This song has a lot of long droning notes, the drumbeat stays simple, and the bass plays a lot of the same rhythm for most of the song, luring you into this sort of zen-like repetition where the song doesn't stand still but don't really go anywhere either.


Then at 0:58, the key changes as it goes to the bridge. The melody gets slightly more sinister as the drums start playing on a strange rhythm, then the percussion gets faster as the song begins to build to its crescendo. Then, like Dave's theme, it goes back to the beginning, to those simple chords, and it works really well.


Syd's theme is a lot more interesting than it seems on the surface, and once you listen to it for a while you really start to appreciate it more.


Sonatina in G Opus 47 BVW 801

Composer: David Govett

Wendy's theme is interesting, as it's a very baroque/classical-styled composition you'd expect to hear in a medieval JRPG like Dragon Quest, but juxtaposed against an otherwise loud, rock-centric soundtrack. I feel like this song was composed with a piano or harpsichord in mind, with the whimsical trilling effect in sections like 0:15. Considering Wendy is a novelist, perhaps her taste in music gives us a glimpse into what kind of things she likes to write?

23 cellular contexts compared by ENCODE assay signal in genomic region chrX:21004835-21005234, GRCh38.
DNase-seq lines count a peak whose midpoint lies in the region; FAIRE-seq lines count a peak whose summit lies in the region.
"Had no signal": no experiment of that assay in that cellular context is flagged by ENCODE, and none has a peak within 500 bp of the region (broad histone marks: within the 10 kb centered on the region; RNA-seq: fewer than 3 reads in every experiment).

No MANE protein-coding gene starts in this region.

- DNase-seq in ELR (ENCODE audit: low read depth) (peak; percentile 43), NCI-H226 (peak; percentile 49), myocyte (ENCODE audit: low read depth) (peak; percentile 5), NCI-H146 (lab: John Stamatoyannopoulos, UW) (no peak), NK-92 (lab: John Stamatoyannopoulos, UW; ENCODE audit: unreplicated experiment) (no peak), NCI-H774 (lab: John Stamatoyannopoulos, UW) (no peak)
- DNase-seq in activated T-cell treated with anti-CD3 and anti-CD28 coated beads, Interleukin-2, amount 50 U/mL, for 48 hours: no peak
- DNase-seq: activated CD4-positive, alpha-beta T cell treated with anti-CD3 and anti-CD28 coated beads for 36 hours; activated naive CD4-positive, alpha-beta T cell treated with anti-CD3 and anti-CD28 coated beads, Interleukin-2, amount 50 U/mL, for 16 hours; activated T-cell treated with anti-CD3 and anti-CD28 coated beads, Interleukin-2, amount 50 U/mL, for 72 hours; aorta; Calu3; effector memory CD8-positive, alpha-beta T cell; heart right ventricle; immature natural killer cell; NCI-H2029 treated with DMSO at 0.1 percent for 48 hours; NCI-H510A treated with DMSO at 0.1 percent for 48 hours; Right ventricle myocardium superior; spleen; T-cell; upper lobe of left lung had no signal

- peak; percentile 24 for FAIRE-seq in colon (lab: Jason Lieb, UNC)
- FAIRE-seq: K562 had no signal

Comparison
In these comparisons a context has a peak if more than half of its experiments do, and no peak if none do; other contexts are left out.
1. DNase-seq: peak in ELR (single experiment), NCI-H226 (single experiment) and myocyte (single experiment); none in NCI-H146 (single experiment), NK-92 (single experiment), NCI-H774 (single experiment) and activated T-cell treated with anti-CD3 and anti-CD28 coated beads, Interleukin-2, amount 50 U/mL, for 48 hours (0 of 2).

What makes this song interesting to me is the tempo fluctuations. The steady noise percussion in the song gives this away in several parts, slowing down ever so slightly, particularly noticable in the section starting at 0:48.


Said section is also where it starts to display more of it's classical music influence; it's easy to imagine this part being played by an orchestra, the stringed instruments swelling in volume as we approach the higher chords. At 1:10, the melody then starts to move downwards towards the tonic note, reaching it four seconds later (unfortunately the pulse phasing dampens the sound a bit, but it's fine).